Wednesday, February 21, 2007 ... Français/Deutsch/Español/Česky/Japanese/Related posts from blogosphere

Climate models and disaster prophecies: new astrology

Cornelia Dean has an article in the New York Times. It is a review of the book "Useless Arithmetic" by Pilkey and Pilkey on the left. One of the main points is that the model sensitivity is a property of a model, not a property of reality. If this sensitivity is small and the results don't depend on small variations of the parameters, it doesn't mean that the model is accurate: the model may still be a very poor description of reality.

Daniel Sarewitz from Arizona State University says:

In a complex, imperfect world quantitative models feed the delusion that society can predict its way out of its environmental dilemmas. The corrosive result is that politics and science have become inextricably interwoven to the considerable detriment of both. This engaging, wise, and far-reaching book diagnoses the causes and costs of our quantitative hubris, and in so doing points the difficult way toward a more productive relationship among science, democracy, and the vexing challenges of environmental stewardship.

In Local Transport Today, 15-28 February 2007, Roger Pielke Sr is quoted:

Roger Pielke Sr. believes many scientists, policy-makers, journalists and other commentators place too much confidence in climate model results. "The overselling of regional and global models as robust projections rather than as sensitivity simulations, adds to the existing politicisation of climate science and provides justifiable criticism of the [IPCC] assessment reports," he says.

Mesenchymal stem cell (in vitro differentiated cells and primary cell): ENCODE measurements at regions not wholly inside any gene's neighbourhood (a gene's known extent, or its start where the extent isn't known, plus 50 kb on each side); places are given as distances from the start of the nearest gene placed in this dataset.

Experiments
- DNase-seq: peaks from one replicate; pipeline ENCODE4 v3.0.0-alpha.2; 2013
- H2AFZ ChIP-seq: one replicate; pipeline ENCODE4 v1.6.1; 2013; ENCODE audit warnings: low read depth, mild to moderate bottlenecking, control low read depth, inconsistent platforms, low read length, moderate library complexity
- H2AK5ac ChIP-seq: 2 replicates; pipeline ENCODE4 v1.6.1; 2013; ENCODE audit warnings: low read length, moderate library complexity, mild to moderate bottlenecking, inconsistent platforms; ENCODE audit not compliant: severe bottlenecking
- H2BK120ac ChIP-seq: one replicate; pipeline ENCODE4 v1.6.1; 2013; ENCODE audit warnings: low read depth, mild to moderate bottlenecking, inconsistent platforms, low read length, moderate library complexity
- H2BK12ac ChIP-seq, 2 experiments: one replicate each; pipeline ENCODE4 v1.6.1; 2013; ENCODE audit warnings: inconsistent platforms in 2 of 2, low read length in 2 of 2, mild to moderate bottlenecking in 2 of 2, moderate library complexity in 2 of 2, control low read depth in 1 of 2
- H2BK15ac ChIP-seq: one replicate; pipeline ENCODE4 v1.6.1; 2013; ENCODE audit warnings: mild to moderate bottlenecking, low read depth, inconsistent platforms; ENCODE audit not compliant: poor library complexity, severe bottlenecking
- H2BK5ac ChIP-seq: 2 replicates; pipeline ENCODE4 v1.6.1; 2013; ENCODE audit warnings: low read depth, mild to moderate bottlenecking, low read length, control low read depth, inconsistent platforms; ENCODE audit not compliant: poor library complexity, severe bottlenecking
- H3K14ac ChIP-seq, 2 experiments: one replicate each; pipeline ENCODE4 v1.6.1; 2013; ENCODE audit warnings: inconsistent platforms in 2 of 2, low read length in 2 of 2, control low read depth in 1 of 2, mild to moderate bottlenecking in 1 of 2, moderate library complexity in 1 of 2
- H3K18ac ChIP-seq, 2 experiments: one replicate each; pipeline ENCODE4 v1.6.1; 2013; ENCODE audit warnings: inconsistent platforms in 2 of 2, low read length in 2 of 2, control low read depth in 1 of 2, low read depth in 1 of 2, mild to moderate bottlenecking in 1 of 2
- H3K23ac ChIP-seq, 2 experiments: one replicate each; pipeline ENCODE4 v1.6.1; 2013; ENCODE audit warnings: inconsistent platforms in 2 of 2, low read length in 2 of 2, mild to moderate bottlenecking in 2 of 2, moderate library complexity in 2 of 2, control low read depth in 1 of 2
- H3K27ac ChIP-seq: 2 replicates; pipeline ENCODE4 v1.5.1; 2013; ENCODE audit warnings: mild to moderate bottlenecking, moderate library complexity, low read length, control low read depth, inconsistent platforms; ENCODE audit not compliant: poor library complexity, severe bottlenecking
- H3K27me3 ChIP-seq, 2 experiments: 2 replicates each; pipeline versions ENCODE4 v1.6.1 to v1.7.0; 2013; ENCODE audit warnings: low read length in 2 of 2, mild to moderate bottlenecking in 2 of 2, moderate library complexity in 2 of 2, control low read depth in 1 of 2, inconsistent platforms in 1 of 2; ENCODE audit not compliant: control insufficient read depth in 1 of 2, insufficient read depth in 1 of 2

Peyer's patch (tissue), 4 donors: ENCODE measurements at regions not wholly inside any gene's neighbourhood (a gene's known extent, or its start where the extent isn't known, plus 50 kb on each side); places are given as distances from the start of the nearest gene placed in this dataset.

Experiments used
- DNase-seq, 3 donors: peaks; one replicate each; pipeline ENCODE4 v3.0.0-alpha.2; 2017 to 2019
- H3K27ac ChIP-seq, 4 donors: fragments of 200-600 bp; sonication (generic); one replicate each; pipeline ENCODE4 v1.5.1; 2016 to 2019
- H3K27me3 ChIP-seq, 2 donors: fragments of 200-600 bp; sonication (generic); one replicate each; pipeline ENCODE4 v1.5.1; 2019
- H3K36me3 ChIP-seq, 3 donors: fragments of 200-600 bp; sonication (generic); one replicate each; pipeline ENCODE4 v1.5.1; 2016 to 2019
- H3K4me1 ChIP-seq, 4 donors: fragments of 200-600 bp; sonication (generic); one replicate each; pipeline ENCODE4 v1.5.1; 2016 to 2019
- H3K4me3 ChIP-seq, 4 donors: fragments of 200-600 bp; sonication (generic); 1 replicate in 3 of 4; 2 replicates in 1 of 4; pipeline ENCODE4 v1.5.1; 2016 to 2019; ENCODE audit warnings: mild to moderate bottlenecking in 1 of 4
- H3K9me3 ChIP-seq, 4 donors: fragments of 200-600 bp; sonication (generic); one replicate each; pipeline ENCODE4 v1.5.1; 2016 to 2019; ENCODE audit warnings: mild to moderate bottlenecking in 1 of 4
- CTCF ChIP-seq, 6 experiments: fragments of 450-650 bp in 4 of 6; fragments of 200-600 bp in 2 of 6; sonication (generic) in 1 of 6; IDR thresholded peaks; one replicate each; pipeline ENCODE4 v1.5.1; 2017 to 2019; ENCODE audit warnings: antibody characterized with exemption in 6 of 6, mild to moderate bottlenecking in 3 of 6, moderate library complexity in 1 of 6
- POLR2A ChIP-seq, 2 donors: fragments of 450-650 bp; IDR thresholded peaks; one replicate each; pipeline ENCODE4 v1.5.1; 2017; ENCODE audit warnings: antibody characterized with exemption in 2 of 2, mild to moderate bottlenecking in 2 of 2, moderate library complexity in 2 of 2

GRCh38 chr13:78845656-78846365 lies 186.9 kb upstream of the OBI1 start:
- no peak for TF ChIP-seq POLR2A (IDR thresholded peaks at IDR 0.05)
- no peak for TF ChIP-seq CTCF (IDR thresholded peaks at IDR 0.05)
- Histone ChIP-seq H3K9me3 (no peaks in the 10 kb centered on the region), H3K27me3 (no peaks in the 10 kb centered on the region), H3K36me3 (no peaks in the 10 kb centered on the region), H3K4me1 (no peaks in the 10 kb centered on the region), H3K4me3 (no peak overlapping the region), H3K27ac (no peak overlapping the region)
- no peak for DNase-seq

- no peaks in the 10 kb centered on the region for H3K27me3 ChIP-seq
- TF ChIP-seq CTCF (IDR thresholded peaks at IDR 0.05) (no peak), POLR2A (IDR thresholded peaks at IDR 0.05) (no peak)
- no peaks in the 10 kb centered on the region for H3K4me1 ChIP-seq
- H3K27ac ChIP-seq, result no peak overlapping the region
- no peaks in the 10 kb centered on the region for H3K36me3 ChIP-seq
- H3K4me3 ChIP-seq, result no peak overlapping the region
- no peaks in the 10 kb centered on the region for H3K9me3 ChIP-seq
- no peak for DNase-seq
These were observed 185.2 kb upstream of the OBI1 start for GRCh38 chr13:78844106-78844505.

Richard Lindzen says climate models vastly overestimate temperature changes resulting from increases in CO2. All other things being equal, Lindzen says a doubling of CO2 should result in a global mean warming of just 1ºC. "Alarming predictions all require that water vapour and clouds act so as to greatly amplify the impact of CO2," he (and fellow critics) say in a recent critique of the Stern Review published in World Economics. "But it is freely acknowledged, including by the IPCC, that water vapour and especially clouds are poorly modelled, while the underlying physics for determining their behaviour is missing or even unknown."

Via Bob Ferguson and Benny Peiser.

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